The research is overwhelming. Effective leaders directly impact their organization’s performance metrics, such as customer service, sales, scrap rates, turnover, and engagement. Successful organizations do many things right; most successful organizations invest significant resources in helping leaders to be effective.
Is there a silver bullet for developing leaders? No, but there are strategies that yield greater payoff. One such emerging strategy is helping leaders concentrate on the inner work of leadership. Looking inside to evaluate beliefs and values can guide a leader in executing effectively.
Charlie’s story may shed light on the value of inner work. Charlie is the VP of manufacturing for a medium-sized organization. Charlie is very directive. He is inflexible and expects his direct reports to quickly conform to his ideas and directives. In the last year, he has lost four high potential employees and received low ratings on an engagement survey. His boss suggested Charlie modify his behavior. Charlie’s response was:
“Look, I know I am not perfect, but my team looks to me to provide clear direction. They wait for me to decide and they act. It is that simple. Employees expect the boss to be strong—not soft or indecisive—but a quick decision maker. I have been around a long time. You are always going to lose one or two. You can’t please everyone. I know you want results and I deliver.”
What are Charlie’s beliefs about leading? Charlie believes that employees must be given specific direction; that employees cannot and will not act until given the OK to complete a task. Of course, the work world has changed. Employees want to “own” their jobs. They want to have input into how work is done. They want to solve problems. Employees want to feel they are learning and contributing to organizational success.
Charlie is headed for a train wreck. Charlie’s behavior follows his beliefs about what employees need from him. Until Charlie’s leadership beliefs change, his behavior will not change. Charlie’s blockage is not a skill deficiency.
What about Mary? Mary is VP of marketing for a large pharmaceutical company. Mary’s boss says Mary does not meet time commitments and is slow to change course when new priorities surface.
Mary believes in consensus management. Every decision and action must be fully vetted by all who have a stake in the issue being discussed. All viewpoints must be heard. Mary recently shared with a colleague, “My team can make the best decisions. I just need to listen and be patient as decisions evolve. It is all about collaboration. You can’t rush the process.”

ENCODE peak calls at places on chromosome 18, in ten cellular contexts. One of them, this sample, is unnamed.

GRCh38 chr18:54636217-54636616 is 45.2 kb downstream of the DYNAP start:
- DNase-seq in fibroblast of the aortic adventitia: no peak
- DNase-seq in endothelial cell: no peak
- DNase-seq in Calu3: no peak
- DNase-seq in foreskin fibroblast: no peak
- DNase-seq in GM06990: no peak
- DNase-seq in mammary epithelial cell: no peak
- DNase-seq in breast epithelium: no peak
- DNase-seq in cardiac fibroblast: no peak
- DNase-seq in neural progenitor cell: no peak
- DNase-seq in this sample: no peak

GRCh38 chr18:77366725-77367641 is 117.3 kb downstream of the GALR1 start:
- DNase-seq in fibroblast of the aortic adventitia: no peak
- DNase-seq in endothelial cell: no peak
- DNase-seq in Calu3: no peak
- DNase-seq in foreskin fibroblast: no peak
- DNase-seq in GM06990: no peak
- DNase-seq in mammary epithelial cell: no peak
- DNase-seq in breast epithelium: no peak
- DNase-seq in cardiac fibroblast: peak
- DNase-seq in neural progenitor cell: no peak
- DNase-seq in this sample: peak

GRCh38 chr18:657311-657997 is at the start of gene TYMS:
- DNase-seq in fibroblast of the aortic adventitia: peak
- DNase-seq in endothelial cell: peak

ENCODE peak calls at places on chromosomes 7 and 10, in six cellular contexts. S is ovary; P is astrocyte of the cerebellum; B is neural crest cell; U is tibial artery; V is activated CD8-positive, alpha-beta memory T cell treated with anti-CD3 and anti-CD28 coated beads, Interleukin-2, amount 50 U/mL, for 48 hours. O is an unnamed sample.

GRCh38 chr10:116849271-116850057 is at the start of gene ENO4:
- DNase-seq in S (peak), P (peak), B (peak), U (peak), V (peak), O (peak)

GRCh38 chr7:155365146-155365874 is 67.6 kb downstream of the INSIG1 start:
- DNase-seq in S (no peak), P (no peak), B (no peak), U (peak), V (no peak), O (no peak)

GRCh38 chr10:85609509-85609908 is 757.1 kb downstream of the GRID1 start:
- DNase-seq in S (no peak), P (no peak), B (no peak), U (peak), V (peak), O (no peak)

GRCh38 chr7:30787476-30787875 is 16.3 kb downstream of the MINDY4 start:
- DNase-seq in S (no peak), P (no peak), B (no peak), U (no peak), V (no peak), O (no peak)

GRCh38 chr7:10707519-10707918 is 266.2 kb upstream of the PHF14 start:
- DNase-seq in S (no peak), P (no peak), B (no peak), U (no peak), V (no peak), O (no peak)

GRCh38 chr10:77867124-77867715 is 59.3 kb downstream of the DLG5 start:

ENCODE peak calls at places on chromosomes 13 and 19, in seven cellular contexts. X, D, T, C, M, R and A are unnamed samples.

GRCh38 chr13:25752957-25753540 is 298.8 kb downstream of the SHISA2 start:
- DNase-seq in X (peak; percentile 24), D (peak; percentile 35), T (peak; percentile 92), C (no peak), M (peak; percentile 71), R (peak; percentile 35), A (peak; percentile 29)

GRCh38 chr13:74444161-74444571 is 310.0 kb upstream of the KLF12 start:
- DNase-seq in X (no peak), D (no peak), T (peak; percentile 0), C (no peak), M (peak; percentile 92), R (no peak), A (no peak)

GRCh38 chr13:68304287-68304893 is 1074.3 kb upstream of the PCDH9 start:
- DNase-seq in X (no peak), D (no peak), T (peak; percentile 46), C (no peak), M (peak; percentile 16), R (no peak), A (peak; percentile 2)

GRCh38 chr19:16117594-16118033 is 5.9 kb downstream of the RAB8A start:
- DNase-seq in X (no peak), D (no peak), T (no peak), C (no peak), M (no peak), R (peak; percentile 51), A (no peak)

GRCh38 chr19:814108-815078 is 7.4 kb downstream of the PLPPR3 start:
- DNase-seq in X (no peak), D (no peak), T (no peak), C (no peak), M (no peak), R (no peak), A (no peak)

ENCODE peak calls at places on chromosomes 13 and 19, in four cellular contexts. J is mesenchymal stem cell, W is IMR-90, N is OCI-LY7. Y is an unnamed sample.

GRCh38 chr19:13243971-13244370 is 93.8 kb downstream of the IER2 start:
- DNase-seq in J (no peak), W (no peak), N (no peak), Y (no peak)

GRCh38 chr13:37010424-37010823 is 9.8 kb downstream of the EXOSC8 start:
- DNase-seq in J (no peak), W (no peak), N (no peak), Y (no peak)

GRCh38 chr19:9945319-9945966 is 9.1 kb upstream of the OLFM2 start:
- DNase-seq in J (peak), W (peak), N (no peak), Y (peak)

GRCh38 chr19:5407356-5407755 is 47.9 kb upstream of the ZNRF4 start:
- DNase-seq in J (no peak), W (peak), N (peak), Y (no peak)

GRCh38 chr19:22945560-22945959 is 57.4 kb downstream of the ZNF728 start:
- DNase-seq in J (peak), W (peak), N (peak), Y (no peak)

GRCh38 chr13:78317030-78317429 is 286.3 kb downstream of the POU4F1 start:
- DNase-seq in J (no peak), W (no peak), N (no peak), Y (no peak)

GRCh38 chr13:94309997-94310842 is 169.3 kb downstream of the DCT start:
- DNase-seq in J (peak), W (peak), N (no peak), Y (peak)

Mary has it half right—supporting a culture that nurtures collaboration is important but not sufficient. Mary has a blind spot. Until she understands that effective leadership requires providing clear direction and creating a sense of urgency, she will continue to miss deadlines. A leader’s beliefs drive day-to-day behavior. If the leader’s beliefs are counter to sound management practices, the leader will struggle.
How does a leader build sound inner intelligence for leadership? The inner work begins with an attitude of openness to change. A leader must believe in continuous improvement and be willing to test assumptions and beliefs against reality. A leader must be open to adapting to changing conditions such as new employee expectations and needs. What works today will not work tomorrow. A leader must understand that he or she has blind spots and must continually seek feedback from key stakeholders.
The inner intelligence of leadership can be nurtured and developed by helping leaders to:
- Be open to and actively seek feedback from 360 assessments.
- Regularly ask key stakeholders for feedback and suggestions.
- Constantly review research and findings on leadership.
- Embrace negative feedback and not punish the messenger.
- Actively understand criticism rather than becoming defensive.
- Be open to trying new approaches and behaviors.
- Understand that changing needs of employees and the organization will drive leadership style.
Effective leadership is the result of many factors—natural talents, skill training, quality supervision and coaching, good fit of individual abilities and position requirements. Helping leaders understand the inner intelligence of leadership is becoming a core dimension of effective leadership. Inner intelligence needs to become a strategy organizations use to grow and develop leaders.